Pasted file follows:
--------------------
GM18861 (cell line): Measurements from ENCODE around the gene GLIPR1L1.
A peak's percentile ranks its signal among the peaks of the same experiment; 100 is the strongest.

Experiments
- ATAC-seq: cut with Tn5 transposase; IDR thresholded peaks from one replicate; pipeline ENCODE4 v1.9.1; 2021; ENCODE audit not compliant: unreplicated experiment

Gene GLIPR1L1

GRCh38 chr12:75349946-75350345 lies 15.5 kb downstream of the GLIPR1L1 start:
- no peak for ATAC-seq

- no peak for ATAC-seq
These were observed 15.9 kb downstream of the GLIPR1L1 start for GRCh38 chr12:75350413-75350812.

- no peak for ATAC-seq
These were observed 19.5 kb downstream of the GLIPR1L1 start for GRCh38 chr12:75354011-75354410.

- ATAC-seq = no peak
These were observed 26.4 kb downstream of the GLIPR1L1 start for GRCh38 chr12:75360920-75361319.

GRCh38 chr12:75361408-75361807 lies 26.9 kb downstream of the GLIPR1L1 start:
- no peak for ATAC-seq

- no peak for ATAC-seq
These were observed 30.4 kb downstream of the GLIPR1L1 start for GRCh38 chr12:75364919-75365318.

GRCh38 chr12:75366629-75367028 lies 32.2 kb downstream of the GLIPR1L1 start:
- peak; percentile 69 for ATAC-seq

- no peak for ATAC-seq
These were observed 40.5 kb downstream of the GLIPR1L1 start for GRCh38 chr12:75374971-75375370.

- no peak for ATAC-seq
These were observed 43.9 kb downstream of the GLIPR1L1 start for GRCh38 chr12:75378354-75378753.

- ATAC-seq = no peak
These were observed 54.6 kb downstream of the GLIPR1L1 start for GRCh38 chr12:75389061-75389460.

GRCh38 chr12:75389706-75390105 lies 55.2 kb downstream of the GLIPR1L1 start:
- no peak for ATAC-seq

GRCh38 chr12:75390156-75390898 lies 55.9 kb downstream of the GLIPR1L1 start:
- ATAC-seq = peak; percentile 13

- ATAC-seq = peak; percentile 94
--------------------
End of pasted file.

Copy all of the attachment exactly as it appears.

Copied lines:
GM18861 (cell line): Measurements from ENCODE around the gene GLIPR1L1.
A peak's percentile ranks its signal among the peaks of the same experiment; 100 is the strongest.

Experiments
- ATAC-seq: cut with Tn5 transposase; IDR thresholded peaks from one replicate; pipeline ENCODE4 v1.9.1; 2021; ENCODE audit not compliant: unreplicated experiment

Gene GLIPR1L1

GRCh38 chr12:75349946-75350345 lies 15.5 kb downstream of the GLIPR1L1 start:
- no peak for ATAC-seq

- no peak for ATAC-seq
These were observed 15.9 kb downstream of the GLIPR1L1 start for GRCh38 chr12:75350413-75350812.

- no peak for ATAC-seq
These were observed 19.5 kb downstream of the GLIPR1L1 start for GRCh38 chr12:75354011-75354410.

- ATAC-seq = no peak
These were observed 26.4 kb downstream of the GLIPR1L1 start for GRCh38 chr12:75360920-75361319.

GRCh38 chr12:75361408-75361807 lies 26.9 kb downstream of the GLIPR1L1 start:
- no peak for ATAC-seq

- no peak for ATAC-seq
These were observed 30.4 kb downstream of the GLIPR1L1 start for GRCh38 chr12:75364919-75365318.

GRCh38 chr12:75366629-75367028 lies 32.2 kb downstream of the GLIPR1L1 start:
- peak; percentile 69 for ATAC-seq

- no peak for ATAC-seq
These were observed 40.5 kb downstream of the GLIPR1L1 start for GRCh38 chr12:75374971-75375370.

- no peak for ATAC-seq
These were observed 43.9 kb downstream of the GLIPR1L1 start for GRCh38 chr12:75378354-75378753.

- ATAC-seq = no peak
These were observed 54.6 kb downstream of the GLIPR1L1 start for GRCh38 chr12:75389061-75389460.

GRCh38 chr12:75389706-75390105 lies 55.2 kb downstream of the GLIPR1L1 start:
- no peak for ATAC-seq

GRCh38 chr12:75390156-75390898 lies 55.9 kb downstream of the GLIPR1L1 start:
- ATAC-seq = peak; percentile 13

- ATAC-seq = peak; percentile 94